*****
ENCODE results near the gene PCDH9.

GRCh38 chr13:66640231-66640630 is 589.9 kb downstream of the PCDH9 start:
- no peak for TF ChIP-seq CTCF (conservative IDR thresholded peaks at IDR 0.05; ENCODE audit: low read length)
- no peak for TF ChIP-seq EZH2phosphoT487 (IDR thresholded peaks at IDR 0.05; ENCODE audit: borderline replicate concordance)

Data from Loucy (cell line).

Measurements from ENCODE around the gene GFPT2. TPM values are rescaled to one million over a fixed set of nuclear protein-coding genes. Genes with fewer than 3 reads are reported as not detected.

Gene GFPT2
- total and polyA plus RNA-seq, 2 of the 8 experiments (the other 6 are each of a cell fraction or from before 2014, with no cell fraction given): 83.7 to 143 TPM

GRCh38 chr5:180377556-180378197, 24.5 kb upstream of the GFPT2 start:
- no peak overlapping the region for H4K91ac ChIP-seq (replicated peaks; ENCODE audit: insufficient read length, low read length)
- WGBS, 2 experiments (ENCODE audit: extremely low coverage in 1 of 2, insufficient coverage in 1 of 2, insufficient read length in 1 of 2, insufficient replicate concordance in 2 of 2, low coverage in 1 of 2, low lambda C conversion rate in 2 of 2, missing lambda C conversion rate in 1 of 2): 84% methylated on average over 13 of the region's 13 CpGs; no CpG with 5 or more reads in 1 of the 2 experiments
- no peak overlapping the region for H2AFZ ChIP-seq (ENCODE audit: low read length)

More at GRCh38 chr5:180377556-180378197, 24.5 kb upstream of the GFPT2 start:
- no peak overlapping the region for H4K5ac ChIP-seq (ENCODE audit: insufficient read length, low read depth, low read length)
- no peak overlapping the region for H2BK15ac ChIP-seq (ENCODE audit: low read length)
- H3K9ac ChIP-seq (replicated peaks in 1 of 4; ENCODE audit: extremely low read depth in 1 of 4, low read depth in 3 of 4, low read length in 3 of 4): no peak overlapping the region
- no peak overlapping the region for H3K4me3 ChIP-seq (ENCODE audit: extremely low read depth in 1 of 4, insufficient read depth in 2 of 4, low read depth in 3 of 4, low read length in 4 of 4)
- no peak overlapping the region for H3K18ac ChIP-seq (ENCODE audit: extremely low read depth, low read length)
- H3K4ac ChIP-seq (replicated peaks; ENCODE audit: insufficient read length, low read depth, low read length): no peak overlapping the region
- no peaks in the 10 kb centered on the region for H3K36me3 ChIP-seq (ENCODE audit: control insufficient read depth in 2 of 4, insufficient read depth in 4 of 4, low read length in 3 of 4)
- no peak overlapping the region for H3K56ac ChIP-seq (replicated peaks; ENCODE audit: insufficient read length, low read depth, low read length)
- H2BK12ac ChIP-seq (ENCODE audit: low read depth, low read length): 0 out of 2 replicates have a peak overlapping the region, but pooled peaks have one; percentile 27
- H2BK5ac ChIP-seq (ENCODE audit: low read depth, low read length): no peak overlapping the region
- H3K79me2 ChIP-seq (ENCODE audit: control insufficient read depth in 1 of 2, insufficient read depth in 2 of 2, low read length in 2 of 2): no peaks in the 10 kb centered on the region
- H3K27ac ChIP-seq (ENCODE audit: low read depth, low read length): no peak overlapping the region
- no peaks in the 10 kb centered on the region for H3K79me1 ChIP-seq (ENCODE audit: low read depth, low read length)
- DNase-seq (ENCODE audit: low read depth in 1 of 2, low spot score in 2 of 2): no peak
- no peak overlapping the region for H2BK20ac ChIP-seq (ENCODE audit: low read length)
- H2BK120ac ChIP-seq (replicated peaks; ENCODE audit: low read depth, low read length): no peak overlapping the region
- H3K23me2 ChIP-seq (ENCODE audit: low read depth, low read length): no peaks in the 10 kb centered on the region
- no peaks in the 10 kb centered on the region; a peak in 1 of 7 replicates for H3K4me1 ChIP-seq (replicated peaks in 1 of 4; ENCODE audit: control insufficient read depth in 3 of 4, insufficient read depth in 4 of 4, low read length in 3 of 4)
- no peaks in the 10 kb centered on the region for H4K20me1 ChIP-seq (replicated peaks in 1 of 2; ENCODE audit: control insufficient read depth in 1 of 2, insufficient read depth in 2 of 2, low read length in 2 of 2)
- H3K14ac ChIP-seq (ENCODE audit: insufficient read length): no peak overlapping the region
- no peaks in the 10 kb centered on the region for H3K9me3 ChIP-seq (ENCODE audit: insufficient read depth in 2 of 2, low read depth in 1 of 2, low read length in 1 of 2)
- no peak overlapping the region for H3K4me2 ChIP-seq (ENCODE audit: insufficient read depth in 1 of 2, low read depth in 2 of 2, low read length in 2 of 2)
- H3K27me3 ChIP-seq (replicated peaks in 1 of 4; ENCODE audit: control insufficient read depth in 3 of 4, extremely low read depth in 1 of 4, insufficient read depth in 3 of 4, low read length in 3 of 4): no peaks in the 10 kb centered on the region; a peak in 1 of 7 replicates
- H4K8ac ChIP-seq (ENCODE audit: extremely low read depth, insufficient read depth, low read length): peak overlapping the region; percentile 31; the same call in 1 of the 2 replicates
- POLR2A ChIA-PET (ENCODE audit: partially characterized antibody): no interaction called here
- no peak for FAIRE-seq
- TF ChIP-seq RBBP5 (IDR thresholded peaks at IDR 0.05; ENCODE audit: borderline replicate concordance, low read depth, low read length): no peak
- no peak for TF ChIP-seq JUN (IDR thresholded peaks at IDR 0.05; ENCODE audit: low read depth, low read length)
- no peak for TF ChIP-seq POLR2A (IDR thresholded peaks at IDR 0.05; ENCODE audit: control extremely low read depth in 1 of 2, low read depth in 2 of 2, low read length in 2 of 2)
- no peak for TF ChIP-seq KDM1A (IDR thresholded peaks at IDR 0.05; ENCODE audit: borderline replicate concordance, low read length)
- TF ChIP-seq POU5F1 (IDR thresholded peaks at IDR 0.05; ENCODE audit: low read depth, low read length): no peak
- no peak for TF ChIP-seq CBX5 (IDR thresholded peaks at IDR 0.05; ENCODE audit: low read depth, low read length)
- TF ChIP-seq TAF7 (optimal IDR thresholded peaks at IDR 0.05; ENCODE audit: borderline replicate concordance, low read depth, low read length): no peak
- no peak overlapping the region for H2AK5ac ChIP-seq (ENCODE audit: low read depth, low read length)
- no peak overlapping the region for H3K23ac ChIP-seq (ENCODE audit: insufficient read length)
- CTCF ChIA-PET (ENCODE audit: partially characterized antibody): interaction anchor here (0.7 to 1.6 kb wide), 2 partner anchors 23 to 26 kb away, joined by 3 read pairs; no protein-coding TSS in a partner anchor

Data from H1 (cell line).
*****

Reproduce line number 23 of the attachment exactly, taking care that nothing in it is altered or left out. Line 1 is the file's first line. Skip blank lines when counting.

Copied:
- H2BK5ac ChIP-seq (ENCODE audit: low read depth, low read length): no peak overlapping the region